The album opens with one of Bonnie Raitt's biggest hits to date, the feisty "Give It Up or Let Me Go," written by Raitt herself and featuring Freebo on tuba and John Payne on soprano sax - one of Raitt's many "attitude" songs and, as she wrote almost 20 years later in the liner notes of her "Bonnie Raitt Collection," "you can bet it was just as much fun to be there as it sounds." Two more of Raitt's own creations are contained on the album, in the second track, the contemplative "Nothing Seems to Matter," and the ninth song, the upbeat "You Told Me, Baby." Further standouts are Raitt's adaptation of Chris Smither's "Love Me Like a Man," with lyrics that make it clear that equality in a partnership is ultimately a matter of self-respect and "one of the best modern blues songs ever written," as Bonnie Raitt commented in the liner notes of her "Collection;" "Under the Falling Sky," featuring Paul Butterfield on harp, Raitt's first true rock song and also the first of several Jackson Browne-penned pieces she would record over the course of her career; "You Got to Know How," featuring John Payne on clarinet and one of Bonnie Raitt's many tributes to her mentor Sippie Wallace; and the closing tune, Eric Kaz's "Love Has No Pride," another one of Raitt's earliest signature songs and intensely personal, because at the time of that song's recording she herself had just been abandoned by a lover and, as she later recalled, more or less then "spent a year of gigs trying to sing him back."
"Give It Up" is one of those sophomore efforts which are actually superior to the respective singer's first release; and as is so often the case in those instances, it is a clear indication that this would turn out to be an artist to reckon with for a long time to come. Yet, even though this proved to be the first high water mark in Bonnie Raitt's career, not everybody would probably have dared to prophesize all those years ago that the perky redhead from Southern California who had recorded this album would rise to be one of rock and blues music's longest shining stars. But just in case you forget where it all began for the multiple Grammy Award winner of so many years later, go back and listen to this album and to Bonnie Raitt's self-titled debut, and let their youthful, upbeat charm work on you. And man, don't you ever dare mess around behind my back, 'cause ... "if you want me to love you, you've got to give it up or let me go"!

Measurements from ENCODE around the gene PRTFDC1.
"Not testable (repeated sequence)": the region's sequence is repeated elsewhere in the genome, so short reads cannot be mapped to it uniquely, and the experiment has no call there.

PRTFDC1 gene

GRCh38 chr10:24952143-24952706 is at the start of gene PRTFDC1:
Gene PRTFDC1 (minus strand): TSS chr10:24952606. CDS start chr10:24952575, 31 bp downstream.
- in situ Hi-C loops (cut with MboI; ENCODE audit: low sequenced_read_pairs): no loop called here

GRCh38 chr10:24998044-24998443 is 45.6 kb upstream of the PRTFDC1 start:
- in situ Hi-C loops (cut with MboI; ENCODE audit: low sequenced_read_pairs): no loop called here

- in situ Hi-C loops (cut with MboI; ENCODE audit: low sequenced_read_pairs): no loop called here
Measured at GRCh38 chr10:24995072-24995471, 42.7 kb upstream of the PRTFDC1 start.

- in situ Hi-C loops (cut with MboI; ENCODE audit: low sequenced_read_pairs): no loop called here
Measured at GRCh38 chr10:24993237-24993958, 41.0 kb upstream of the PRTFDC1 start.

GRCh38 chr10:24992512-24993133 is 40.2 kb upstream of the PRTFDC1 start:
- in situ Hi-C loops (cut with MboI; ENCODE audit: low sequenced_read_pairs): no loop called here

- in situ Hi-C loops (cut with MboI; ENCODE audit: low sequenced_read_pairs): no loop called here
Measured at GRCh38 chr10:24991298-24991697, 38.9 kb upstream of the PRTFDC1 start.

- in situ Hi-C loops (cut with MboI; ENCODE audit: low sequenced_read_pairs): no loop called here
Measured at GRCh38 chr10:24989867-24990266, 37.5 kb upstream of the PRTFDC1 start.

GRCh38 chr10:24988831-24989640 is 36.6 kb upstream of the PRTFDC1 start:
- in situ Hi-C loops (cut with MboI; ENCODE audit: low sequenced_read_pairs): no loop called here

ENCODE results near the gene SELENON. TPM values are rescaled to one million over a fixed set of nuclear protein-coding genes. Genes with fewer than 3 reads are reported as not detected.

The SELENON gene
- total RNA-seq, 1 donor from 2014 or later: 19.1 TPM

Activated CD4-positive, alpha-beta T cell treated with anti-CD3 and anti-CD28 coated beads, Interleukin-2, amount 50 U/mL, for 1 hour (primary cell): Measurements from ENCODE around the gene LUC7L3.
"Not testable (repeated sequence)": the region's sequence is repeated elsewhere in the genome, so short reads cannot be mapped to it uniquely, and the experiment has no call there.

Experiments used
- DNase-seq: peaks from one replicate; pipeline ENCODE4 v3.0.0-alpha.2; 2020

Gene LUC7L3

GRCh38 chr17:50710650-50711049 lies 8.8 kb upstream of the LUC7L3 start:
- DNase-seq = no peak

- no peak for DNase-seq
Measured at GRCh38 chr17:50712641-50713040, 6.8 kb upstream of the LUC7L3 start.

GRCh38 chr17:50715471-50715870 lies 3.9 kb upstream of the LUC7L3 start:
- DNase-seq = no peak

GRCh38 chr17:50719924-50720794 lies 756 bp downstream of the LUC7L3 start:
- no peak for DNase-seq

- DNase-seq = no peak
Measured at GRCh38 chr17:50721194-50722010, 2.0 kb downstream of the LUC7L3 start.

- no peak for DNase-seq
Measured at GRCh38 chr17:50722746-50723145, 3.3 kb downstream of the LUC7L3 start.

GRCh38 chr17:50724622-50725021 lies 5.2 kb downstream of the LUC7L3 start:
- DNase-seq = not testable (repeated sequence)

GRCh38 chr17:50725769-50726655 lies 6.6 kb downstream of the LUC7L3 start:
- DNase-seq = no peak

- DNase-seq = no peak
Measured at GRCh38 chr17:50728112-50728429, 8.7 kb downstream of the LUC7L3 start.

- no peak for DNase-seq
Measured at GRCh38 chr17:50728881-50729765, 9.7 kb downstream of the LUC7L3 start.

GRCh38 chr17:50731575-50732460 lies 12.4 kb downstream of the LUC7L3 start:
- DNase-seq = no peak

Bonnie's first love is the blues but her music incorporates other influences including pop, folk and R+B. With three self-penned songs (Give it up, Nothing seems to matter, You told me baby) and seven other songs from diverse sources, this is one of Bonnie's finest albums, showing how she has pulled those different musical styles together.
The covers include the R+B classics I know (Barbara George) and If you gotta make a fool of somebody (originally recorded by James Ray, it became a major UK hit for Freddie and the dreamers, though I suspect that it was James Ray's version that inspired Bonnie's outstanding cover). Other great covers include Love has no pride (an Eric Kaz song that I first discovered on Linda Ronstadt's album, Don't cry now) and Under the falling sky (Jackson Browne).
This album, along with Bonnie's other early albums, did not receive the attention it deserved at the time, but as her reputation has grown, more people are learning just how good Bonnie's music really is - all of it, but especially those early albums.